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What are we up to?


Could you expand a bit on how, and under what conditions, this use of
messages to access variables can be made efficient by the compiler?
Would we have to require that the decision about whether the slot is a
variable or method be frozen before anything referencing these slots is
compiled?  If so, the flexibility you speak of seems a bit marginal.  I
can't imagine that this idea will sell (at least for tense applications)
if it makes the inefficient form of access a near-universal default, so
getting the compiler to smash most of the cases most of the time would
seem to be crucial.

There certainly seems to be a lot of flexibility here if the efficiency
problem is not too bad.  Would this sort of thing provide "active
values" in all of the senses that people care about?  Looks to me like
it would, but I may be missing something.

If (MY :VARIABLE) turns into (SEND SELF :VARIABLE), what would SETF of
(MY :VARIABLE) turn into?  And do we really want these varaible names to
be keywords?

I personally have no strong opinion about whether access to instance
variables has to look like access to regular variables or whether there
can be some special syntax for it.  I mildly favor a special syntax, but
since my experience as a user of these systems is limited, I can't
really be sure that I would not find this to be a drag in the long run.
A special syntax would allow all sorts of things to be done with many
fewer hooks into the rest of the language, and would probably make it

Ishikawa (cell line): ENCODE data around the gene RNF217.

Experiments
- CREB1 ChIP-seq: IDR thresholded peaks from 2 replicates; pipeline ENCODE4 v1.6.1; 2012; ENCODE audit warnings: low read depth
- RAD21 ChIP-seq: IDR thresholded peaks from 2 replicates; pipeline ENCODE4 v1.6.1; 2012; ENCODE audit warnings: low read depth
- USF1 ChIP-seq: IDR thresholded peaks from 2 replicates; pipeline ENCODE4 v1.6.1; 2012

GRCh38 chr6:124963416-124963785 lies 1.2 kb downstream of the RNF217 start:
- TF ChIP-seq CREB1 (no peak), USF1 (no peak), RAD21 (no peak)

much easier for mildly different object-oriented systems to co-exist.
On the other hand, I can see where people who are used to referencing
instance variables just like all other variables would view a special
syntax for this as a great leap backward, and one which they are
unwilling to take.

Perhaps if references to instance variables are only allowed within
certain lexical contexts (the bodies of certain macros and special
forms), and if the instance variables are known at the time of entry to
these forms, then the only hook we need is a "symbol macro" construct
that substitutes an arbitrary form for a symbol when it is seen within
some lexical form.  Thus, within a defmethod for the flavor BAR we can
turn any reference to instance variable FOO into (MY FOO) or whatever.
Given that single hook, we could allow some systems to use special
syntax while others continue to use (or appear to use) variable-like
sytnax.  (This is an idea that Steve Handerson has been pushing.)  Of
course there still remains the problem of what the surface-level default
should be for an object-oriented system that we can all love.

-- Scott